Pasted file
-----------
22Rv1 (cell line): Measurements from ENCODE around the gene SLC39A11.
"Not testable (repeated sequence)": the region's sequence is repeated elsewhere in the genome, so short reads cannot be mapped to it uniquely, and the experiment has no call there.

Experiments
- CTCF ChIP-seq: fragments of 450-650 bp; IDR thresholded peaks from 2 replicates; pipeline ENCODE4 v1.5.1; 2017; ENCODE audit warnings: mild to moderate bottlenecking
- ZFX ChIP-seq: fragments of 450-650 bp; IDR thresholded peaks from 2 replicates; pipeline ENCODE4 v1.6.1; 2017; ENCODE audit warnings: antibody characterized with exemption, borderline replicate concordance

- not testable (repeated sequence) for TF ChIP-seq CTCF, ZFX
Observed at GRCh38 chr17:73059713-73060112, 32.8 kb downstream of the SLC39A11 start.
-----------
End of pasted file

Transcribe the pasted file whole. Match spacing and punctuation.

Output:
22Rv1 (cell line): Measurements from ENCODE around the gene SLC39A11.
"Not testable (repeated sequence)": the region's sequence is repeated elsewhere in the genome, so short reads cannot be mapped to it uniquely, and the experiment has no call there.

Experiments
- CTCF ChIP-seq: fragments of 450-650 bp; IDR thresholded peaks from 2 replicates; pipeline ENCODE4 v1.5.1; 2017; ENCODE audit warnings: mild to moderate bottlenecking
- ZFX ChIP-seq: fragments of 450-650 bp; IDR thresholded peaks from 2 replicates; pipeline ENCODE4 v1.6.1; 2017; ENCODE audit warnings: antibody characterized with exemption, borderline replicate concordance

- not testable (repeated sequence) for TF ChIP-seq CTCF, ZFX
Observed at GRCh38 chr17:73059713-73060112, 32.8 kb downstream of the SLC39A11 start.